One of three brothers, Dick first sprung onto the international sporting scene in 1960 with the Australian Olympic water polo team, before switching to Rugby in 1961 where his rapid rise through club, state and into the national team was as fast as they come.

After impressing with Randwick he was given a start with NSW and after a strong showing against Fiji joined his brother John in the Test pack for the three Test series against the Pacific Island nation.

His debut against Fiji in 1961 was the start of his career with the Wallabies, which lasted until the end of the 1963 season when he decided to switch codes and excel at rugby league.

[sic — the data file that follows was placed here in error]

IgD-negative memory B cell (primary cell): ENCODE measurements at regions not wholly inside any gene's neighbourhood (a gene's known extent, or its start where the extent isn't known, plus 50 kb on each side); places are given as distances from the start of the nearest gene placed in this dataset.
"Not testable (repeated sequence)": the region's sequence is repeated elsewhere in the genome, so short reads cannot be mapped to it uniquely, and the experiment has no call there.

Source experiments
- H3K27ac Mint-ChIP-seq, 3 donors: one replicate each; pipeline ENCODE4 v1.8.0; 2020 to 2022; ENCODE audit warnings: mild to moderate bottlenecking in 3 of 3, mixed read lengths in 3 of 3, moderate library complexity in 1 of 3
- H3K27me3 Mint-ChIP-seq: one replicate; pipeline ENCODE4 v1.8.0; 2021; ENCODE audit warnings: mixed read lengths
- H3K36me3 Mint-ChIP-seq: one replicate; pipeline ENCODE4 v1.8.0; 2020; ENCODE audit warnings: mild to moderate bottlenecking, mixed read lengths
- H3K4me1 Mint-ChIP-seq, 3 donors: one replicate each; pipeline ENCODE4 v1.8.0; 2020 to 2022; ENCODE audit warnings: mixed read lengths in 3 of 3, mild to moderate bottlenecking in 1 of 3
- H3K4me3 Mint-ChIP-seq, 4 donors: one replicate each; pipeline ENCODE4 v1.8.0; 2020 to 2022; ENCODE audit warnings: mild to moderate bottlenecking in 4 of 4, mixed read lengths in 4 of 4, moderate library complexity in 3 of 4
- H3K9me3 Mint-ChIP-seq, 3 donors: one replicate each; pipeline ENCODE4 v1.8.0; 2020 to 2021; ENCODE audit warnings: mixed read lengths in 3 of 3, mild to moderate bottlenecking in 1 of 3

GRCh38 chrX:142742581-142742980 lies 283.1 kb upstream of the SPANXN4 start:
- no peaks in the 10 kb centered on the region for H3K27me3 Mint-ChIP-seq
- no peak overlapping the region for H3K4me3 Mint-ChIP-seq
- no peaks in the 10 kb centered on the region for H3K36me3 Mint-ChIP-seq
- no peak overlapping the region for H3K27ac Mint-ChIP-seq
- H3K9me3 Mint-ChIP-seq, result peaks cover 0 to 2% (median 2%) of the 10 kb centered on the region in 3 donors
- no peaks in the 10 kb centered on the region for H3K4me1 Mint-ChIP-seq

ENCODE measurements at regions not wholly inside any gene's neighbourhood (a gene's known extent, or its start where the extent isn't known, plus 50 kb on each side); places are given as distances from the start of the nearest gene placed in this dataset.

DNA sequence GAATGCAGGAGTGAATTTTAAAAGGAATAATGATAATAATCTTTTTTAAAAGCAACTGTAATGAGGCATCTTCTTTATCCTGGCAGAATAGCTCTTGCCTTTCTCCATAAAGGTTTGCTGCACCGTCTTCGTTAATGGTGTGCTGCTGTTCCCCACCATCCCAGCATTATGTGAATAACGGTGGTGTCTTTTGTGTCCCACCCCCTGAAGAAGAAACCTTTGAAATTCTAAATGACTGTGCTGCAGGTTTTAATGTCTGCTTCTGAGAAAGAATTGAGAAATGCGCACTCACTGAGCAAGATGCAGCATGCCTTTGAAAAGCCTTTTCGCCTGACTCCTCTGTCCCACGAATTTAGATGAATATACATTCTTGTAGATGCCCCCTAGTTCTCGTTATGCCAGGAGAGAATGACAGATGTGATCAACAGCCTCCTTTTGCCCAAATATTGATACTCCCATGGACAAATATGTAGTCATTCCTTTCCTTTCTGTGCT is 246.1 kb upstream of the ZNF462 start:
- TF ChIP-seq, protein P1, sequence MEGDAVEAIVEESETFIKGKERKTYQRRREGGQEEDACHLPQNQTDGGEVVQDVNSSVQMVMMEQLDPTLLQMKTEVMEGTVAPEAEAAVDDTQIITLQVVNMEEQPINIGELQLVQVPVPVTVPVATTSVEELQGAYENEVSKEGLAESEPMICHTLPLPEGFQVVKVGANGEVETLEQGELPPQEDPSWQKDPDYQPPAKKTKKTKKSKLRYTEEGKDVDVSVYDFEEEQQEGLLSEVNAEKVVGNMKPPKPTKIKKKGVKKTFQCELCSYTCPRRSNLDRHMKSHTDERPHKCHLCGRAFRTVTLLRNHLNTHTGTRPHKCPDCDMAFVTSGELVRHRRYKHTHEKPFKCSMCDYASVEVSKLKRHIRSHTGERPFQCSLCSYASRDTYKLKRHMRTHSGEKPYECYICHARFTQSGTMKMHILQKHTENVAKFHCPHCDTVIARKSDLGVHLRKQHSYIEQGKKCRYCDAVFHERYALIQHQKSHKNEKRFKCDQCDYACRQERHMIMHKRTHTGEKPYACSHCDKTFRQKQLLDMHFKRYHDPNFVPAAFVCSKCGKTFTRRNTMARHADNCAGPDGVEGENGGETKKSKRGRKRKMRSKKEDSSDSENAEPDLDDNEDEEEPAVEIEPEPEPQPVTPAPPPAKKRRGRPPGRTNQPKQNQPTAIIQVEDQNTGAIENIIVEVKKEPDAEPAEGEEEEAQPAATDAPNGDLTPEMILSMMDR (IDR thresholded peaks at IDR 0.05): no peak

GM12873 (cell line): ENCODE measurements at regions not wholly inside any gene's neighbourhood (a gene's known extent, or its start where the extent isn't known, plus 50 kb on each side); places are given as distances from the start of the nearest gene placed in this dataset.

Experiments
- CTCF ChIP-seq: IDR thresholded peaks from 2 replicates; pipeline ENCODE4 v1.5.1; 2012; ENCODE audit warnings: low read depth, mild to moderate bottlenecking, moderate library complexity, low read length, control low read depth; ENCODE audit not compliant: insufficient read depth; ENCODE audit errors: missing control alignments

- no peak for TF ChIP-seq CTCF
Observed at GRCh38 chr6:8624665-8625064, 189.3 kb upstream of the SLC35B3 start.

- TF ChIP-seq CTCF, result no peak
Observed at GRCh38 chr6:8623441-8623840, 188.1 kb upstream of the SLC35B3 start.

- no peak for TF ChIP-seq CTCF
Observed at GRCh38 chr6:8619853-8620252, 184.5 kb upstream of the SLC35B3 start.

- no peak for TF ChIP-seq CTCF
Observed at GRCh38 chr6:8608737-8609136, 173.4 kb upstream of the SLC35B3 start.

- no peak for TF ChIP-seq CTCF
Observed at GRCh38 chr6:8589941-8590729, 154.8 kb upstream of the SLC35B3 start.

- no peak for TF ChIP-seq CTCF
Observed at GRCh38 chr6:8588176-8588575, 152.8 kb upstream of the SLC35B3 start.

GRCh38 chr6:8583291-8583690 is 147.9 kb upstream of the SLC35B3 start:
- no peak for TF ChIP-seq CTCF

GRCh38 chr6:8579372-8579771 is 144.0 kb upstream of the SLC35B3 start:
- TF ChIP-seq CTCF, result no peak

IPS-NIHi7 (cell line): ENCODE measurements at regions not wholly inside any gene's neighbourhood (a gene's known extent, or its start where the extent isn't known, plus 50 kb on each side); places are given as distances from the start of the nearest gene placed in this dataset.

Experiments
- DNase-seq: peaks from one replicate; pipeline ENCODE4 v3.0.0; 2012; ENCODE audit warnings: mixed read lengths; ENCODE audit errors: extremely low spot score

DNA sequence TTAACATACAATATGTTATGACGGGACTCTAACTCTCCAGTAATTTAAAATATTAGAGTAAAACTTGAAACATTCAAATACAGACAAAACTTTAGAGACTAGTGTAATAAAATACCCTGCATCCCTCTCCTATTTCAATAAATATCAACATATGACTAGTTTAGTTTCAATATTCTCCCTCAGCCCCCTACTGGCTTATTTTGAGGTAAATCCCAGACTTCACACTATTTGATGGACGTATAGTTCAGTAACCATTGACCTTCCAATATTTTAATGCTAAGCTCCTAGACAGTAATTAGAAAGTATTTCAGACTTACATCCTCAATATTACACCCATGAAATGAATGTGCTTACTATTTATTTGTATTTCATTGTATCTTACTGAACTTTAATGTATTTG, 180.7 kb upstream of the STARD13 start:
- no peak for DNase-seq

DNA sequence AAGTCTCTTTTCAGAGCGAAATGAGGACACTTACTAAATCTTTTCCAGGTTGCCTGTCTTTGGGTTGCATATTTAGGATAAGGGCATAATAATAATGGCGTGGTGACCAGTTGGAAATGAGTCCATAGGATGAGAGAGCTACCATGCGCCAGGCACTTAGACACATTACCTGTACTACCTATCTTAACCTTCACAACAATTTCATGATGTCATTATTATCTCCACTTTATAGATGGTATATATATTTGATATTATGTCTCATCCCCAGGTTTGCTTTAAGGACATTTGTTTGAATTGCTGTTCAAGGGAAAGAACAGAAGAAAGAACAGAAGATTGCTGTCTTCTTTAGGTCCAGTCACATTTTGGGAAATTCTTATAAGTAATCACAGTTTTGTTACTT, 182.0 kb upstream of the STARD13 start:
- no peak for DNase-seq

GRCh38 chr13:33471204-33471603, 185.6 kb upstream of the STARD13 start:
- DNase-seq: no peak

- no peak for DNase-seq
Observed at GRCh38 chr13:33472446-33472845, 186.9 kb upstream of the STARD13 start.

In a career that included 11 consecutive Tests and 11 tour matches, Thornett was never dropped from a Wallabies side and is considered to be one of the most extravagantly gifted sportsmen Australia has produced in the last 50 years.

ARU Managing Director and CEO, John O’Neill AO, said Thornett would always be remembered for his deeds in both Rugby codes.

“There could be no greater tribute to a Rugby forward than to have former All Blacks great Colin Meads describe you as one of the finest second rowers he ever opposed,” Mr O’Neill said.

Dick Thornett was paid that honour after playing against Meads in 1962.

Dick Thornett played his 11 Tests across only a short period of time but his impact was enormous. He was a ferocious ball runner and at more than 100kg was a prototype for the modern day forward.